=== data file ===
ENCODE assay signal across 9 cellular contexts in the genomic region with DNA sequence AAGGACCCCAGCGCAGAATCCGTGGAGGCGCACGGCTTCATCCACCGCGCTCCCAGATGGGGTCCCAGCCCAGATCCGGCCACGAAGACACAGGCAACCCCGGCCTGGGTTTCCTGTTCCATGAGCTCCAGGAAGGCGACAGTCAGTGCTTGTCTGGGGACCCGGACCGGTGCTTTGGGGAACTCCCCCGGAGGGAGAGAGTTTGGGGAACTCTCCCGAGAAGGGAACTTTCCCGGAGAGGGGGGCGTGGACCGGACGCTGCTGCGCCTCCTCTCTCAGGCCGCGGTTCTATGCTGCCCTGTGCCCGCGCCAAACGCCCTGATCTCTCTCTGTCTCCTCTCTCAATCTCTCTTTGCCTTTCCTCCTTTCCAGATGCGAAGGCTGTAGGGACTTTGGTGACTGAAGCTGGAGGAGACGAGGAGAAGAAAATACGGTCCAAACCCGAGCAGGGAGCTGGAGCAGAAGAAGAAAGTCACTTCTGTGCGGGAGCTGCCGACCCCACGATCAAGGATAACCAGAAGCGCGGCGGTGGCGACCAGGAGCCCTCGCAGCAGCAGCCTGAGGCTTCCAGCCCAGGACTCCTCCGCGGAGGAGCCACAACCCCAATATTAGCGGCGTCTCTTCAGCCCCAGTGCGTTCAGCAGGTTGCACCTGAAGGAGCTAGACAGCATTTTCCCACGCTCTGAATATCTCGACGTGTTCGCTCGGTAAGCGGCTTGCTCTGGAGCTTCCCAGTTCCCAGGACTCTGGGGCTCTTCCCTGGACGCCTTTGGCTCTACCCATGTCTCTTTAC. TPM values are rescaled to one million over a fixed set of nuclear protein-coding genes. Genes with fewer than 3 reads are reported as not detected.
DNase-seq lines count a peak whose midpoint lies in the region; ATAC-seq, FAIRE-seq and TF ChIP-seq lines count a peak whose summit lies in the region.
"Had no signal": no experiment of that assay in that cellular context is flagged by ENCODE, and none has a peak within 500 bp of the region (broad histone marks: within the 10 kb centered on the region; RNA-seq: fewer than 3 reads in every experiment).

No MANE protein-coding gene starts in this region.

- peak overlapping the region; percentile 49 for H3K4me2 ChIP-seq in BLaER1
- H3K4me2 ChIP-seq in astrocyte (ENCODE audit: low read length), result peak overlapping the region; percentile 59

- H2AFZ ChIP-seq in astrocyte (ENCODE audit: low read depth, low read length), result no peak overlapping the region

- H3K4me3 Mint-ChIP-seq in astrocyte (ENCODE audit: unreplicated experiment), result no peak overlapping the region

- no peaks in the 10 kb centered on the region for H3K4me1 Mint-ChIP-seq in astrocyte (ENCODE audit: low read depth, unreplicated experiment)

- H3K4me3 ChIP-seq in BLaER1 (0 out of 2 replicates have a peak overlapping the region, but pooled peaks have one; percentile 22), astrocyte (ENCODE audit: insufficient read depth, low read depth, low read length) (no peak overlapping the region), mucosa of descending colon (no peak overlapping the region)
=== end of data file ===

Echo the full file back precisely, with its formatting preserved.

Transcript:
ENCODE assay signal across 9 cellular contexts in the genomic region with DNA sequence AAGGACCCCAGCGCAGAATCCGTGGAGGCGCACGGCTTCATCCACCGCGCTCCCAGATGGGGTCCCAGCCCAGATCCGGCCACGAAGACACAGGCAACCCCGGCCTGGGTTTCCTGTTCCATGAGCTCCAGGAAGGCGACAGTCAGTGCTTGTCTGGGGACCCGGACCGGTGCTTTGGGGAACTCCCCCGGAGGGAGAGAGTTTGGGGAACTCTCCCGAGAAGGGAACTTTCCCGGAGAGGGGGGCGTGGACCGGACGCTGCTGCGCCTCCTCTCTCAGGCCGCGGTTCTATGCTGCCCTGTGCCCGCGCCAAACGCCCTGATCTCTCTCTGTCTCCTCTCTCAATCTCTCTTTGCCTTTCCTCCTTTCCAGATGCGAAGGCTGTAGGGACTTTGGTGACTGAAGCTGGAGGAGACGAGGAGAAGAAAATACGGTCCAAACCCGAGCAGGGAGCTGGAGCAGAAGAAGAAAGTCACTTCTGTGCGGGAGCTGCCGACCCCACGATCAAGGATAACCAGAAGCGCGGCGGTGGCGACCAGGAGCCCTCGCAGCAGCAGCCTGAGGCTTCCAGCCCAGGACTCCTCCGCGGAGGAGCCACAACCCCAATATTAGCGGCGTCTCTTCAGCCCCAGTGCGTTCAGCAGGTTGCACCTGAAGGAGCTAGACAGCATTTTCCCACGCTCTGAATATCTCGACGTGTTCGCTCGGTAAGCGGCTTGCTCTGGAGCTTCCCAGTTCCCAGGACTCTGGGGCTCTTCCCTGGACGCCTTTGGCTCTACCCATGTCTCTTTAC. TPM values are rescaled to one million over a fixed set of nuclear protein-coding genes. Genes with fewer than 3 reads are reported as not detected.
DNase-seq lines count a peak whose midpoint lies in the region; ATAC-seq, FAIRE-seq and TF ChIP-seq lines count a peak whose summit lies in the region.
"Had no signal": no experiment of that assay in that cellular context is flagged by ENCODE, and none has a peak within 500 bp of the region (broad histone marks: within the 10 kb centered on the region; RNA-seq: fewer than 3 reads in every experiment).

No MANE protein-coding gene starts in this region.

- peak overlapping the region; percentile 49 for H3K4me2 ChIP-seq in BLaER1
- H3K4me2 ChIP-seq in astrocyte (ENCODE audit: low read length), result peak overlapping the region; percentile 59

- H2AFZ ChIP-seq in astrocyte (ENCODE audit: low read depth, low read length), result no peak overlapping the region

- H3K4me3 Mint-ChIP-seq in astrocyte (ENCODE audit: unreplicated experiment), result no peak overlapping the region

- no peaks in the 10 kb centered on the region for H3K4me1 Mint-ChIP-seq in astrocyte (ENCODE audit: low read depth, unreplicated experiment)

- H3K4me3 ChIP-seq in BLaER1 (0 out of 2 replicates have a peak overlapping the region, but pooled peaks have one; percentile 22), astrocyte (ENCODE audit: insufficient read depth, low read depth, low read length) (no peak overlapping the region), mucosa of descending colon (no peak overlapping the region)